Yes, you need to determine if the fan you hear is the inverter or converter.  In the electrical box there is a breaker that sends 110v to the inverter, turn this off at night and if the fan noise is gone then it was the inverter.  There are two breakers for the inverter, hopefully they are labeled "to" or "from" the inverter.  I am not at my RV, but as I recall, there are three breakers at the bottom of the panel, one is from the inverter and feeds the two below it that go to the inverter controlled 110v outlets.  So, the one that goes to the inverter is above those and that is the one to turn off.  If that works, you can just turn that breaker off at night.

I eventually rewired my inverter so that I have a manual switch to bypass the inverter so that the inverter is not powered when not needed, thereby eliminating the fan noise.  A couple years ago I posted a description and photos of the rewire, but the photos are not posting any longer, I will redo them and repost if anyone is interested.

Another way to determine which fan is making the noise is to tape a tissue over the fan grill of the converter and see if it moves when you hear the fan noise.  The converter fan is at the bottom of the electric panel and you can see the fan grill.  The inverter fan is not readily accessible since the inverter is located under the bed.  I have found that the converter fan rarely runs, it has to be working hard to convert 110v to 12v before it's fan operates and then it is a quieter fan noise to me.  So, at night there is not much 12v converter work going on and no fan, whereas the inverter is still in bypass mode and cooling it's fan.

Bob
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« Reply #13 on: November 14, 2013, 12:46:13 pm »

There are a few things that use inverted power 24/7 unless you go out of your way to disable or unplug them.  They are your GFI outlet in the bathroom, your TV and possibly your head unit with CD/DVD player.  They just might be the reason why the inverter is blowing it's cooling fan for what appears to be randomly.  That is why many of us turn on the inverter only when 110V is needed, otherwise utilizing 12v system features.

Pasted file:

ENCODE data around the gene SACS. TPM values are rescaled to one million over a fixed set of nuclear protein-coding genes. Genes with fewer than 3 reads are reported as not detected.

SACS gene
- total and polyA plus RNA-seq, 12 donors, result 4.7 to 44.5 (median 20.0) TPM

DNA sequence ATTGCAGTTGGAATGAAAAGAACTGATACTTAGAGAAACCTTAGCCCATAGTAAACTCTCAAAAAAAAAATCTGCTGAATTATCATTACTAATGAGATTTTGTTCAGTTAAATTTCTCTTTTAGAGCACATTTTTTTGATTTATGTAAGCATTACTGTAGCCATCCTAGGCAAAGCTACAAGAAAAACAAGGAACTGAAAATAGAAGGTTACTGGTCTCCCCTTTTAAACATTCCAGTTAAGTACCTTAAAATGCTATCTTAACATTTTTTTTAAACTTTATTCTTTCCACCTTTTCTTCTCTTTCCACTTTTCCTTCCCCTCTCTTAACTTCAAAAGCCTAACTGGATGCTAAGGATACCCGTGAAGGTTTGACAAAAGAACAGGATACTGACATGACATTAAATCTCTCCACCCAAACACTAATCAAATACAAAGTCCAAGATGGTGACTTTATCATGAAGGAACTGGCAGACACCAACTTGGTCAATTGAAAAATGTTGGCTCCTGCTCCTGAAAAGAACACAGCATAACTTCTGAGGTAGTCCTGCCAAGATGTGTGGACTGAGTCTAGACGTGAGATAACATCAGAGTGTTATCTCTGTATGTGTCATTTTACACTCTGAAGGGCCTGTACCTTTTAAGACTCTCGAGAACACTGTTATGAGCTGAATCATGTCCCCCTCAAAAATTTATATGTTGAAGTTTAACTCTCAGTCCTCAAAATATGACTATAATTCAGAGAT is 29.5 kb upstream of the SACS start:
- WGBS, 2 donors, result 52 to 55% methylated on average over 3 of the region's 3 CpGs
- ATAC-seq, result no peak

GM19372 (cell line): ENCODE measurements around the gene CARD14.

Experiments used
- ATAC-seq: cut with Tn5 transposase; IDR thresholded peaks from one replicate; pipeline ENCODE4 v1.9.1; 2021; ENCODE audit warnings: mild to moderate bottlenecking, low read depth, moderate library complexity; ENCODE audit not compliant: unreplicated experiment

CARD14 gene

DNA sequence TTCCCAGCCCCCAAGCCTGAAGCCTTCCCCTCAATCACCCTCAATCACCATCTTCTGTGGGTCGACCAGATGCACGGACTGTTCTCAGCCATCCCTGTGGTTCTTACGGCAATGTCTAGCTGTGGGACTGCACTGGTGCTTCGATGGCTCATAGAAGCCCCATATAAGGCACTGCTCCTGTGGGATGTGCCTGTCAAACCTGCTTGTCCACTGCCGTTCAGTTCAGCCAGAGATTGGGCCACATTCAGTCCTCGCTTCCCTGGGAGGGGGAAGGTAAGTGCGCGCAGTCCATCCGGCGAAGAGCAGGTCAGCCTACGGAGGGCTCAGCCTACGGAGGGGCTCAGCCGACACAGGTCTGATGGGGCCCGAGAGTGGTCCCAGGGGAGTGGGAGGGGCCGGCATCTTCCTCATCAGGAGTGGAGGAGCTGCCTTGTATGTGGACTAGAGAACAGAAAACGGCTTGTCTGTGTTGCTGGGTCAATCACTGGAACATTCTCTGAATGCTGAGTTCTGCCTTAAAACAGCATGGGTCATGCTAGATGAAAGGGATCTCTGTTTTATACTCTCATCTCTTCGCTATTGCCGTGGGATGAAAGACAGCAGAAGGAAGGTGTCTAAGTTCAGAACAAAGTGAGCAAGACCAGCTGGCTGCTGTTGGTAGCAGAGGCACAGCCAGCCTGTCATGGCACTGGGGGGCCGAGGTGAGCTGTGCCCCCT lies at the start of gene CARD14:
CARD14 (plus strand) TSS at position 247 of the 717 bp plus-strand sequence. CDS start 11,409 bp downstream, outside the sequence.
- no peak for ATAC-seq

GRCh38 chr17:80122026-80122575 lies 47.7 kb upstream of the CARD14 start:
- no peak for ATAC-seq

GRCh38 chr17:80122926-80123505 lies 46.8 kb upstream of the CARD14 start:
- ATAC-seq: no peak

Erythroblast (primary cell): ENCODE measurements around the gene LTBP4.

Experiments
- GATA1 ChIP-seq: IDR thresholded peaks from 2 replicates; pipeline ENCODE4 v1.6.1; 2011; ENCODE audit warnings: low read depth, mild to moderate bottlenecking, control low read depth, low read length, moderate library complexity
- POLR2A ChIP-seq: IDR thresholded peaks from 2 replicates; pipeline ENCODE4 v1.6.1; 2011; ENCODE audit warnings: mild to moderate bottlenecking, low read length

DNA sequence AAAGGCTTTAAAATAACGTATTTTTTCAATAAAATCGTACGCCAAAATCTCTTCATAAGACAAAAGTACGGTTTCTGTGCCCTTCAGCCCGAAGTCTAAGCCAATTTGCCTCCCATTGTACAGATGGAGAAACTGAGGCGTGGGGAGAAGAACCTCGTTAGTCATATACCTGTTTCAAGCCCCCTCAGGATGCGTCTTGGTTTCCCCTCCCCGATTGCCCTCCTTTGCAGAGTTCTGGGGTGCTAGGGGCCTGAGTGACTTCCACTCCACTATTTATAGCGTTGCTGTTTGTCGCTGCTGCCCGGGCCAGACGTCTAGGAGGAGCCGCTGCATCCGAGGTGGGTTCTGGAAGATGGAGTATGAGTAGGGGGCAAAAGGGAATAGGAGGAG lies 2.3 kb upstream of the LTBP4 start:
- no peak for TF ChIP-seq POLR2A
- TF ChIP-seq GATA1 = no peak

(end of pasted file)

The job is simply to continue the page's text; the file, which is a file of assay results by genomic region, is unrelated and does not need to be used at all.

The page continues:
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« Reply #14 on: November 14, 2013, 04:52:22 pm »

There are a few things that use inverted power 24/7 unless you go out of your way to disable or unplug them.  They are your GFI outlet in the bathroom, your TV and possibly your head unit with CD/DVD player.  They just might be the reason why the inverter is blowing it's cooling fan for what appears to be randomly.  That is why many of us turn on the inverter only when 110V is needed, otherwise utilizing 12v system features.

Yes, the inverter fan might run more often when the inverter is working to create 110v from the 12v batteries for the items you describe.  However, the issue here is that the inverter fan goes often even when plugged into shore power and the inverter is turned off not and not creating 110v.  In that mode, there is a relay in the inverter that is powered by the 110v to allow 110v shore power to pass through the relay contacts to the circuits.  The inverter is off and doing no work to create 110v, but the relay gets warm and the fan comes on to keep it cool.  Even if all the circuits fed by the inverter were disabled and no 110v current was passing through the relay contacts, the fan would continue to cycle to keep the relay cool due to the heat created by the relay coil itself.  When 110v is not present, the relay switches off to a condition to allow the 110v created by the inverter to flow to the circuits if the inverter is turned on.